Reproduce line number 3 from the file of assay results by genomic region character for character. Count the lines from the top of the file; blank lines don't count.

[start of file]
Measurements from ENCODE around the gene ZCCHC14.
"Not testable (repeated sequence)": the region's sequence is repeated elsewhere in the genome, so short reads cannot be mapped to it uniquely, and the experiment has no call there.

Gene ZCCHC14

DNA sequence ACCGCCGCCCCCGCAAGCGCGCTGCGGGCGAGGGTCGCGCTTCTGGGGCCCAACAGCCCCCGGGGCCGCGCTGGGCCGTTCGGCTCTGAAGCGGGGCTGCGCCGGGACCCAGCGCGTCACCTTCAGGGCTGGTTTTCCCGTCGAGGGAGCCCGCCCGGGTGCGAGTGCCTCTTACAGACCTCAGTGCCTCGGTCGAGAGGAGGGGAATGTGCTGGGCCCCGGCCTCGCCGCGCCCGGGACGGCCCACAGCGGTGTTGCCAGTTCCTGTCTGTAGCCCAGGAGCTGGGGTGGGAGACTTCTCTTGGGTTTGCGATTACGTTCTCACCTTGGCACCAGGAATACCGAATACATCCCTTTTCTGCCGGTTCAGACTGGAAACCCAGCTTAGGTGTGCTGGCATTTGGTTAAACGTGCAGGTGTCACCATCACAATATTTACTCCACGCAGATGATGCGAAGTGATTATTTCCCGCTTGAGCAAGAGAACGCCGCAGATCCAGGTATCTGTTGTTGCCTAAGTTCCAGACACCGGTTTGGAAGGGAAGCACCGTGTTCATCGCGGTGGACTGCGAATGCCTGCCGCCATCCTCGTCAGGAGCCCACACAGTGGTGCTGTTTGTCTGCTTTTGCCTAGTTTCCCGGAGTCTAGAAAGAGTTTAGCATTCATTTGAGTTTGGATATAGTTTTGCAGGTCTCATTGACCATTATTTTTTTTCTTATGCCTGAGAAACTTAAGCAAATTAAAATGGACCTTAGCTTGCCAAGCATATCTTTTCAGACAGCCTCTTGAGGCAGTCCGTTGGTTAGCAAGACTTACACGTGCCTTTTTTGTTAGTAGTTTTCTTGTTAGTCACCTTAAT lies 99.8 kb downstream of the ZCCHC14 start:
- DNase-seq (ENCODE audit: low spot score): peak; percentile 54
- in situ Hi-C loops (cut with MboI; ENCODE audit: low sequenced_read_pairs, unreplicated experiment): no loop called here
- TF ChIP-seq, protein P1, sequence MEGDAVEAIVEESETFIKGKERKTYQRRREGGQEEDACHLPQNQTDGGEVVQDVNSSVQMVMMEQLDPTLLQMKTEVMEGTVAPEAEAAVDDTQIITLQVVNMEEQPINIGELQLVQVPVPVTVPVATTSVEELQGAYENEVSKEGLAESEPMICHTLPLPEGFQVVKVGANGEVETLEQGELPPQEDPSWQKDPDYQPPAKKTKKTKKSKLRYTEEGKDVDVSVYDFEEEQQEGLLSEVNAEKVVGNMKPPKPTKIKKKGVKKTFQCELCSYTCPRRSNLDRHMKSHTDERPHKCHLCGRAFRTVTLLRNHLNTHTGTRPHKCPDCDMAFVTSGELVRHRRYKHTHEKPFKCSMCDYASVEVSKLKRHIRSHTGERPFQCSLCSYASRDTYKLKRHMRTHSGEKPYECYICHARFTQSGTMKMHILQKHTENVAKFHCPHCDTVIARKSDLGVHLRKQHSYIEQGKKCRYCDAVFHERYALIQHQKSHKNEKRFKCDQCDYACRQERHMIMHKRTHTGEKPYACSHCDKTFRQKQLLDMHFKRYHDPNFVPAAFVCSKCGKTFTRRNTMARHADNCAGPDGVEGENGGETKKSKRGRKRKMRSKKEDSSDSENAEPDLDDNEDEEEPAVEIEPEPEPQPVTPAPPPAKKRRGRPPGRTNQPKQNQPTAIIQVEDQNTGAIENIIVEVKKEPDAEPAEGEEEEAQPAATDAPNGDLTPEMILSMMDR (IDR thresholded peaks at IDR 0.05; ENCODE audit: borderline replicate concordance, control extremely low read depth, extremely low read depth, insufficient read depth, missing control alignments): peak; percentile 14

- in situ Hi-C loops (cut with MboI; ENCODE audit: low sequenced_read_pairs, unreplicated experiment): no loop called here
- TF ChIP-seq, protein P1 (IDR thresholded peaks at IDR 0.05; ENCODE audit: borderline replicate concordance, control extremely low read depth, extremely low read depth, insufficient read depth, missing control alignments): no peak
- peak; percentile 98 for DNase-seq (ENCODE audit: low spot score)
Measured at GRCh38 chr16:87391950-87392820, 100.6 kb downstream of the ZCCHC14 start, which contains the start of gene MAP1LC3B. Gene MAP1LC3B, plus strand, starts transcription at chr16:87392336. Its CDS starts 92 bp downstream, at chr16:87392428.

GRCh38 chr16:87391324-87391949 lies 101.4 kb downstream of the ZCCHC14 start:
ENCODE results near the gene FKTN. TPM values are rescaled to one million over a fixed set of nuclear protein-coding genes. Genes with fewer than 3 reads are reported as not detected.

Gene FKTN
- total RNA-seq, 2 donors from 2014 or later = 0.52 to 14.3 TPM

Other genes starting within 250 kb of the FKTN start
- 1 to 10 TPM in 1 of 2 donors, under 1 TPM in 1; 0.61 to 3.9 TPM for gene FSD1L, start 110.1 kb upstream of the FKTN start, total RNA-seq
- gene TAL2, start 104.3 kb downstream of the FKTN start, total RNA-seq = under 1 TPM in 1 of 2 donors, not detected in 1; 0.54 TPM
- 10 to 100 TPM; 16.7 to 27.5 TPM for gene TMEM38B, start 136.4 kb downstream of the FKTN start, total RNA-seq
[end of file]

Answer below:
Gene ZCCHC14